Saturday, June 15, 2024

Reality check

Imagine strapping on a pair of high-tech goggles and entering a new world in the blink of an eye. Alicia Hetrick and Alex Markello are offering gamers just that, with a taste of virtual reality at their downtown Durham arcade, Augmentality Labs. The veterans opened the first Triangle area VR arcade in July 2017. Augmentality Labs now has 12 stations featuring the HTC Vive system; sessions run about $20 per 30 minutes.

Hetrick discussed their motives and business strategy in a recent interview.


What made you want to start Augmentality Labs?

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It’s kind of a combination of two factors. My wife and I just happened to try virtual reality at the local mall. We had a chance to do a demo and instantly fell in love with it. It was incredible. And at the same time I was running an escape room in downtown Durham. I was also finishing up an MBA, where I had a chance to write out a business plan for it. So I was able to create a model for the concept and get a feel for it. It just kind of came together.


How much money did you have to raise in order to start up the business?

We didn’t have to raise anything. We were completely self-funded. We saved quite a bit when we were in the military together, We’ve invested back into the business, and we just added more stations for the first anniversary.


What kind of people do you see coming in?

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It’s a little bit of everyone to be honest. Primarily our target is twofold. We have sort of that date-night crowd, like when you’re in your late 20s or early 30s looking for social activities, whether that be with one another or with a group of friends. That’s one pretty big target for us. A secondary target is parents. We get a lot of parents looking for a place for their kid’s birthday party. But we really get everyone. A couple of weeks ago, we had a group of siblings come in, and they were all in their 60s and 70s. They just wanted to try something new. It’s fun to see all different sides.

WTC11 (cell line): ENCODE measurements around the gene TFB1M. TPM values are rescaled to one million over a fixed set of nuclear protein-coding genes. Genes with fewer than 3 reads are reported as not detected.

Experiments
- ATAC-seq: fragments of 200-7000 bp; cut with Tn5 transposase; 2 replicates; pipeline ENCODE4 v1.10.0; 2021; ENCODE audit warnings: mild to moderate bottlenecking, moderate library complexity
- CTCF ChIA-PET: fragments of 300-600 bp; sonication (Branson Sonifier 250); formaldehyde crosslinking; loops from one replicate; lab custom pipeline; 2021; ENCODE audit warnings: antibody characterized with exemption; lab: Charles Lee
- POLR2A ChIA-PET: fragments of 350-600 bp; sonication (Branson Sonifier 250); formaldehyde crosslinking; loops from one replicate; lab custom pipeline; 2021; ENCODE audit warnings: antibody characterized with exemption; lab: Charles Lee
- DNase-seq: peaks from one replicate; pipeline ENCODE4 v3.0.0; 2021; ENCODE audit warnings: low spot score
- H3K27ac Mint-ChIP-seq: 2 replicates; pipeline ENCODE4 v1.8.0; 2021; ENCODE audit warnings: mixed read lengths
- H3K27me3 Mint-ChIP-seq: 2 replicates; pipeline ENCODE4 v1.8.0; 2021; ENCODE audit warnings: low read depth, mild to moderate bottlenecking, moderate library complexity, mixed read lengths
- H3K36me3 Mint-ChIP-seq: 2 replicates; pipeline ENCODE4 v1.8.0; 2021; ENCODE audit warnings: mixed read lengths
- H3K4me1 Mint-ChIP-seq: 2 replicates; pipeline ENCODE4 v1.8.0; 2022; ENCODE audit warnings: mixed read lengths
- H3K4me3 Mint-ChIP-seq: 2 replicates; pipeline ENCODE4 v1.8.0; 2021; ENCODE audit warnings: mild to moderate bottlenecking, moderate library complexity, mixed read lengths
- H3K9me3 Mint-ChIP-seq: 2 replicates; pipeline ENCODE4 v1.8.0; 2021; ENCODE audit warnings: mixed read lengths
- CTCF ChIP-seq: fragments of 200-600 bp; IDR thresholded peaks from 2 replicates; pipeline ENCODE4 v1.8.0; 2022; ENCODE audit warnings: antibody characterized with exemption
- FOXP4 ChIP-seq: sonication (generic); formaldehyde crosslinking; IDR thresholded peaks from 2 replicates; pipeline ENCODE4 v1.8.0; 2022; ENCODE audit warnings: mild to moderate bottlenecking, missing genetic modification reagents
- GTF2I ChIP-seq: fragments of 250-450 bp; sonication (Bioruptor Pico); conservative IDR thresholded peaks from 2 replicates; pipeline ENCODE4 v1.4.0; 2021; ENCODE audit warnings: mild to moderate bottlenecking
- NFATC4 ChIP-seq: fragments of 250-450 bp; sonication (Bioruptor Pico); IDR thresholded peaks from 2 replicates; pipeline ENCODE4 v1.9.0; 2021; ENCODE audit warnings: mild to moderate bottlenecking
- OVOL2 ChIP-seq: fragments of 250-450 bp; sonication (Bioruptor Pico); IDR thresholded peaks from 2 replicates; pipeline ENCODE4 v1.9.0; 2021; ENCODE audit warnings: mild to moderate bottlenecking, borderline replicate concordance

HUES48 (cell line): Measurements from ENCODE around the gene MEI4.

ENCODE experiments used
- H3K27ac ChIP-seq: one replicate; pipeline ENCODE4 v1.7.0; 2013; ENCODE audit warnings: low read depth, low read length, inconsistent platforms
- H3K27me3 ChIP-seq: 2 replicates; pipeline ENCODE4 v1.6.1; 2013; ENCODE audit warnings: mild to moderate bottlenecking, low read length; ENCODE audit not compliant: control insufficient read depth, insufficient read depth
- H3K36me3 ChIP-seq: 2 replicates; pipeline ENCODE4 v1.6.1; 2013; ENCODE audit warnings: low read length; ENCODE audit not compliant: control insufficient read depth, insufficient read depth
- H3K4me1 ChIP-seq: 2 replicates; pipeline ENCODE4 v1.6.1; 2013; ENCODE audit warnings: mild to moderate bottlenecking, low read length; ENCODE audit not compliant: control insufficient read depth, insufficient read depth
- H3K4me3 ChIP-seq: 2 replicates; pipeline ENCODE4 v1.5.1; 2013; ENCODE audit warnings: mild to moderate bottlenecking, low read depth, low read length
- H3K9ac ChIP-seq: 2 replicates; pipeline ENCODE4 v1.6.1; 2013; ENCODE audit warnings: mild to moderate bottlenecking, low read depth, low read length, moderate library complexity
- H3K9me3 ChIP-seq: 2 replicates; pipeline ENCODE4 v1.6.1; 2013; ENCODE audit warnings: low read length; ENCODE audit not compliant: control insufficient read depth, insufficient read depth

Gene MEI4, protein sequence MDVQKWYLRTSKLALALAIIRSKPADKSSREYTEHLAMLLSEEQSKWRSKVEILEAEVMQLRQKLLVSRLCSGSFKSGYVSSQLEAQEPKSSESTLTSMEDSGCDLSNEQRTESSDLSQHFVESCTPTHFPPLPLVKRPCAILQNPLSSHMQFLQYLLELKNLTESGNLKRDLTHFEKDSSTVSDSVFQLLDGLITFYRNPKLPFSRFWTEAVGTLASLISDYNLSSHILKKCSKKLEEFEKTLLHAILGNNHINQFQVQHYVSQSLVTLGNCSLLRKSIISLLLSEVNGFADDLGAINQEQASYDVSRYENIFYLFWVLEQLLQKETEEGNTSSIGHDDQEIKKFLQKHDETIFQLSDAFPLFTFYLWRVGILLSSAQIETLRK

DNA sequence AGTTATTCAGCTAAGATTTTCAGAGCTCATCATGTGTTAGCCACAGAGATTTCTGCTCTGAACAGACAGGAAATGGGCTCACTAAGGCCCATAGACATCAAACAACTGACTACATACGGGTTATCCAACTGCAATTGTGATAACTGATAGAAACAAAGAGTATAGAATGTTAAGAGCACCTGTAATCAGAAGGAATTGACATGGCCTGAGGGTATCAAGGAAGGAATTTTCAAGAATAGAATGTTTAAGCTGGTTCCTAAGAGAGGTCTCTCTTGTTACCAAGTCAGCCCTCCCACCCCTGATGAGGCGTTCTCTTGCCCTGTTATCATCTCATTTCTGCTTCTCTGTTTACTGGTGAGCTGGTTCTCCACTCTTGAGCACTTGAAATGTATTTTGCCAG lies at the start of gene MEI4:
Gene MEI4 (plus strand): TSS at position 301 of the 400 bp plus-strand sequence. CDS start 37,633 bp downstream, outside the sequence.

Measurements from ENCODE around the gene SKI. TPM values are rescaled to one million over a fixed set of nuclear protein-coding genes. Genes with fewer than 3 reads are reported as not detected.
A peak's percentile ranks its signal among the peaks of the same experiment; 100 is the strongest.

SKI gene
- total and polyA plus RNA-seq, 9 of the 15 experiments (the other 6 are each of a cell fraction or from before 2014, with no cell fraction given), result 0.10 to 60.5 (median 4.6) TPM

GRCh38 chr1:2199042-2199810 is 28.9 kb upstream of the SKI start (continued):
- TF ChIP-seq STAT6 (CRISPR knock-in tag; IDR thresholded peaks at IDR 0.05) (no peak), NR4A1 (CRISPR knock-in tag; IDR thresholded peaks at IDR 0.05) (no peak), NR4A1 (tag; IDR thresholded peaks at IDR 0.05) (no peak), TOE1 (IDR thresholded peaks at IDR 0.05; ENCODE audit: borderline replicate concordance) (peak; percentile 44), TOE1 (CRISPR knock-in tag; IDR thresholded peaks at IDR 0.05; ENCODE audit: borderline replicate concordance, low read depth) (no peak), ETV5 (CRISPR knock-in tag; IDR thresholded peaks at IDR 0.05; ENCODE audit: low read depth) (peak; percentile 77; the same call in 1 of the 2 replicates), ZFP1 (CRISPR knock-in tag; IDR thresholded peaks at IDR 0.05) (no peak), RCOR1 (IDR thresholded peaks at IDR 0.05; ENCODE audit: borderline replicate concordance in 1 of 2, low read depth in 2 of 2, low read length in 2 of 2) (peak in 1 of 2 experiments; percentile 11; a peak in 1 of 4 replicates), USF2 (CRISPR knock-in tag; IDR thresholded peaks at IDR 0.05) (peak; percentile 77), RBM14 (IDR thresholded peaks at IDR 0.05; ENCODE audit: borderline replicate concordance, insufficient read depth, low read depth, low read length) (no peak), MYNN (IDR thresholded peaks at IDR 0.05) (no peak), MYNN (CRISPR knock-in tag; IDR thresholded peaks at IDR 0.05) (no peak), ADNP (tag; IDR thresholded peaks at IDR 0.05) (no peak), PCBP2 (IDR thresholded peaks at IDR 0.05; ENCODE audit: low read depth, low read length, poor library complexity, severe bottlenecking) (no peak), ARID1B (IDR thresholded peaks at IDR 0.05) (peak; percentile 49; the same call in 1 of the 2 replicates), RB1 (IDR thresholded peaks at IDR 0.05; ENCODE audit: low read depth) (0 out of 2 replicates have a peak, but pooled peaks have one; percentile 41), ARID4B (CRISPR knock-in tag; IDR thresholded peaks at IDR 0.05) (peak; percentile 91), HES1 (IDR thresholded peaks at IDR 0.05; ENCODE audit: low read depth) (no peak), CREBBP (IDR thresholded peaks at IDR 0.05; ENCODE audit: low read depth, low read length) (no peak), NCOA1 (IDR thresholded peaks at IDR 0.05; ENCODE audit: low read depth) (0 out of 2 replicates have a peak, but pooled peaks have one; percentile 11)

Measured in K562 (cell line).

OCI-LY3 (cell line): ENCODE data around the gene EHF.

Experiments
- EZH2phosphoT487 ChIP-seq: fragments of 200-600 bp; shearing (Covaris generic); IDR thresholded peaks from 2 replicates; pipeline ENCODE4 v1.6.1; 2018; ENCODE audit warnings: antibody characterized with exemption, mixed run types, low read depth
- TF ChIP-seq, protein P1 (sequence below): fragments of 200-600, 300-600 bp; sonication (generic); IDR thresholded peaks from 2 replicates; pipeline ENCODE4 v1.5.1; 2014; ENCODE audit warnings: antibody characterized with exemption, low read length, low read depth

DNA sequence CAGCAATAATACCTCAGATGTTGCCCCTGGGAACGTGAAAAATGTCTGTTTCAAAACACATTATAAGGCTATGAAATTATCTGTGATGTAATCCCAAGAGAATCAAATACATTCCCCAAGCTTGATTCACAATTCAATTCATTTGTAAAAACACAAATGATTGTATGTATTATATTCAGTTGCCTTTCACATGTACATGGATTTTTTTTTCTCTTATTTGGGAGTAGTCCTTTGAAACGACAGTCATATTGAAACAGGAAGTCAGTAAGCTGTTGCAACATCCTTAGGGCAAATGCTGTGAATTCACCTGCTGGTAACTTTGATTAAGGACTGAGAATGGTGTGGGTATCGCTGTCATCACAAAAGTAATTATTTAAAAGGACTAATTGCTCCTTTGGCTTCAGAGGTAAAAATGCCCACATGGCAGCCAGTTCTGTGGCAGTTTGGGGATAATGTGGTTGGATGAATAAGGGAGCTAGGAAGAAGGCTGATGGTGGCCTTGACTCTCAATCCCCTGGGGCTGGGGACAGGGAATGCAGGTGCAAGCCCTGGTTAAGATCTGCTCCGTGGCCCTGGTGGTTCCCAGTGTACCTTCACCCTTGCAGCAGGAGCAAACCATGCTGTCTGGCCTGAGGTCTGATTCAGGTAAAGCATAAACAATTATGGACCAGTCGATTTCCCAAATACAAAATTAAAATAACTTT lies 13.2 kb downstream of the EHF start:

Can you tell me about the set-up in the arcade?

The VR stations are 10 ft. by 10 ft. One person hops in a headset at a time, and that’s two controllers, so they can interact with the virtual world in that space by moving around out there. They can select from 25 or 30 different games or experiences. We definitely cater that list so it’s not just for gamers. We certainly offer the standard first-person shooter games, but there are all sorts of puzzle games and arcade-style games.


Are there any other places like this in the state?

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There are a couple others in the state, but we were the first one in the Triangle region. We’re pretty proud of that. They are popping up all over the country now. You’ll start to see franchises popping up more regularly, and there’s a pretty active community of owners. This technology is growing and changing very quickly. Virtual reality has been a thing for quite a long time. The most recent iteration of it started popping back up around 2015, and it’s changing radically. We’ve seen a new offering almost every month.


What do you think the appeal is for people using virtual reality?

The sense of immersion. People don’t expect it to have that level of immersion into it. They’re just blown away. What we have in our venue is different than what people have used with Google Cardboard or another device. The ability to interact with the environment really impresses people. They feel like they are actually there.

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